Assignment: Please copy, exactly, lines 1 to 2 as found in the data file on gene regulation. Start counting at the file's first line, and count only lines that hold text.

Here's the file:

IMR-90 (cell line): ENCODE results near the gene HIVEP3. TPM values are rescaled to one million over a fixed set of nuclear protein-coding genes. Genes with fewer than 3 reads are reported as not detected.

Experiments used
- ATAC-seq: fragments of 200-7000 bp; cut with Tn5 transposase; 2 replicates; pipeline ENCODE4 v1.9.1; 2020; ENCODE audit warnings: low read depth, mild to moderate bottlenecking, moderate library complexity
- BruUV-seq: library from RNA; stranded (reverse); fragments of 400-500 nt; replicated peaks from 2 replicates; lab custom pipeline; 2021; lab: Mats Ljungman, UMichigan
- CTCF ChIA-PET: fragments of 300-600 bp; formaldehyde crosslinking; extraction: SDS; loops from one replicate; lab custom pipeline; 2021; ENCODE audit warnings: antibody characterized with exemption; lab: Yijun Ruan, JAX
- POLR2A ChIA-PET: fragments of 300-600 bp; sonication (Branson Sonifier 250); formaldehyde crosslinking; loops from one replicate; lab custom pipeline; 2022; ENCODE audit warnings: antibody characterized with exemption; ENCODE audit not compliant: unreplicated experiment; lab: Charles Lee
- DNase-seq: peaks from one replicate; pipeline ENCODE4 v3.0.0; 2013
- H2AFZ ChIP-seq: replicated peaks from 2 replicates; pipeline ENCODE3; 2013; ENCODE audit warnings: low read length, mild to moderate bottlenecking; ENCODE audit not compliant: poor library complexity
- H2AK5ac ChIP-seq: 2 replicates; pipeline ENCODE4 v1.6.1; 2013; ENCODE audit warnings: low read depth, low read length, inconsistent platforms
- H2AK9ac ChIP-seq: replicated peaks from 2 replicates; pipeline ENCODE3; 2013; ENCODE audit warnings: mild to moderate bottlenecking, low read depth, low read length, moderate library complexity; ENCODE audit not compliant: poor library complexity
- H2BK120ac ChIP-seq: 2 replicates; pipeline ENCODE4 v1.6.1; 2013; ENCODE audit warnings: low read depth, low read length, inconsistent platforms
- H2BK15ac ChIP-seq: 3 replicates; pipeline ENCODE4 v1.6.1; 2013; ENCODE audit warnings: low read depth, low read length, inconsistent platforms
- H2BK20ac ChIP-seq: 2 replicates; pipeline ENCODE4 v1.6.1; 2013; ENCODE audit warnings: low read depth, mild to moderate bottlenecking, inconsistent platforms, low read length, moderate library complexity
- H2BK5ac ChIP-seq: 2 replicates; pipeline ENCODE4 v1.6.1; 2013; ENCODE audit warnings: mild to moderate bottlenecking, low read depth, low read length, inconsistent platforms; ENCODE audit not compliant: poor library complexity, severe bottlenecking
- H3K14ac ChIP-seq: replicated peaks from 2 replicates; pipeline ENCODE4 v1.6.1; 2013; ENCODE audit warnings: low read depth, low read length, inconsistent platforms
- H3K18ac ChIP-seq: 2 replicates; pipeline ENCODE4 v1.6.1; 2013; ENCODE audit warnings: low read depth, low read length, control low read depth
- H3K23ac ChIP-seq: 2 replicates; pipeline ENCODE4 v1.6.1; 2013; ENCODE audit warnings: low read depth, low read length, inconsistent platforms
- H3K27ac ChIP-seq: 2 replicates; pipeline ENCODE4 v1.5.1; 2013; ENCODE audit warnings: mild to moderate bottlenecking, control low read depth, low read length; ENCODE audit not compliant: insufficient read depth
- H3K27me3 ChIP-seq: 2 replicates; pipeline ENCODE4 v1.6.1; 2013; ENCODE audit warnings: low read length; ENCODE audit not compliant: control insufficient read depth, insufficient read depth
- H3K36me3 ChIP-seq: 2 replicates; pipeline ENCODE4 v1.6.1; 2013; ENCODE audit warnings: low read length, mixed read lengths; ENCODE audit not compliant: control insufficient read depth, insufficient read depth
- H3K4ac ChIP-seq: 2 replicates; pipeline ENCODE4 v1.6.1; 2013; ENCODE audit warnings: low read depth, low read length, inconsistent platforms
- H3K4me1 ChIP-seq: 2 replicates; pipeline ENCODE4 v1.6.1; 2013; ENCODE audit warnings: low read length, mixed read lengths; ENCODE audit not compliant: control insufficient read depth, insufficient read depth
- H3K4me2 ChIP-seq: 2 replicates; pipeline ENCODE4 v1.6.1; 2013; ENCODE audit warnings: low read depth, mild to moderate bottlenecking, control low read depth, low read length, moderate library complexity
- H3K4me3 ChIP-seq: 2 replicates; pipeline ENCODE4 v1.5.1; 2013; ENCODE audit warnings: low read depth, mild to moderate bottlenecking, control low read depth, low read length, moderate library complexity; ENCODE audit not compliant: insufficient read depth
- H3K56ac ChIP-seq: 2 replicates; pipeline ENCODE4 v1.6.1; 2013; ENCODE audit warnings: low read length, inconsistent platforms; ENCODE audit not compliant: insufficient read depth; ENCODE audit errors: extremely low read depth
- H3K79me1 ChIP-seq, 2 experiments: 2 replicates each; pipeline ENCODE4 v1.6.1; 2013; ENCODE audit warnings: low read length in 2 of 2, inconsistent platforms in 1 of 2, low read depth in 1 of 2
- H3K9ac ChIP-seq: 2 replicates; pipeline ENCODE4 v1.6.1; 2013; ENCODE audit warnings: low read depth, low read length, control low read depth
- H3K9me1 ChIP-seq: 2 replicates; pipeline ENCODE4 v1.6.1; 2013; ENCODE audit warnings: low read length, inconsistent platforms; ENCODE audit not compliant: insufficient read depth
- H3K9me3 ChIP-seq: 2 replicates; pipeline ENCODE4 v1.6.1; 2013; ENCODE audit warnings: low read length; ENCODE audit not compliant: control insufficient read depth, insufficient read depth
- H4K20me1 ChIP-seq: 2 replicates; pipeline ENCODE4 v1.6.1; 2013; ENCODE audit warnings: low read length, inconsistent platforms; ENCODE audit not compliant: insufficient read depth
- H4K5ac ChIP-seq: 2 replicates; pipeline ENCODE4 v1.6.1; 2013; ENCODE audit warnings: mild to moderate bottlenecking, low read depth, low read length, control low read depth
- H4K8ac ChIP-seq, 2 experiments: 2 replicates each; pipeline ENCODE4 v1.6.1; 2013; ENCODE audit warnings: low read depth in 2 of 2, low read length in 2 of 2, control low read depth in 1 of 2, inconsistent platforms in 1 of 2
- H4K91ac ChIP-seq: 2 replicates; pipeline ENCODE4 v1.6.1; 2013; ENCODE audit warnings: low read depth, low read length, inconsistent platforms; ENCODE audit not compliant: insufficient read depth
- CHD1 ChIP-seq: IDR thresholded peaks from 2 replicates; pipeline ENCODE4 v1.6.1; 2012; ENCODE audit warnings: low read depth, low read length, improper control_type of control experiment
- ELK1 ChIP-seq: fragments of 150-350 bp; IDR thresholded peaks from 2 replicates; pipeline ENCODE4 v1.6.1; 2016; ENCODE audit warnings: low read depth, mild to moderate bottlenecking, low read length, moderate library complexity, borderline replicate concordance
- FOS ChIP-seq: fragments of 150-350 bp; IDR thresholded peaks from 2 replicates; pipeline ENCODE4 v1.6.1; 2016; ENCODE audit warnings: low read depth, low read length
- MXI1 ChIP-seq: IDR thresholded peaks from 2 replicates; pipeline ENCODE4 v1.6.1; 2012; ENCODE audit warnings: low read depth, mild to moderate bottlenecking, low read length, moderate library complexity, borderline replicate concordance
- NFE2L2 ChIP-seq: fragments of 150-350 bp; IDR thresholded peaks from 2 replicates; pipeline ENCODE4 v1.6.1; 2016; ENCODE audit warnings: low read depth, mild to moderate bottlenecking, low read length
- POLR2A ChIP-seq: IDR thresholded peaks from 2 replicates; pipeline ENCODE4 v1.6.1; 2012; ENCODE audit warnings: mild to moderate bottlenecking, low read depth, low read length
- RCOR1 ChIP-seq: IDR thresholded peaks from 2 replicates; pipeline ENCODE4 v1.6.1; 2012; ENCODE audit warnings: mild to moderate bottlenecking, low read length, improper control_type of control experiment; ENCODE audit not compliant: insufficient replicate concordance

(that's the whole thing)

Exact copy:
IMR-90 (cell line): ENCODE results near the gene HIVEP3. TPM values are rescaled to one million over a fixed set of nuclear protein-coding genes. Genes with fewer than 3 reads are reported as not detected.

Experiments used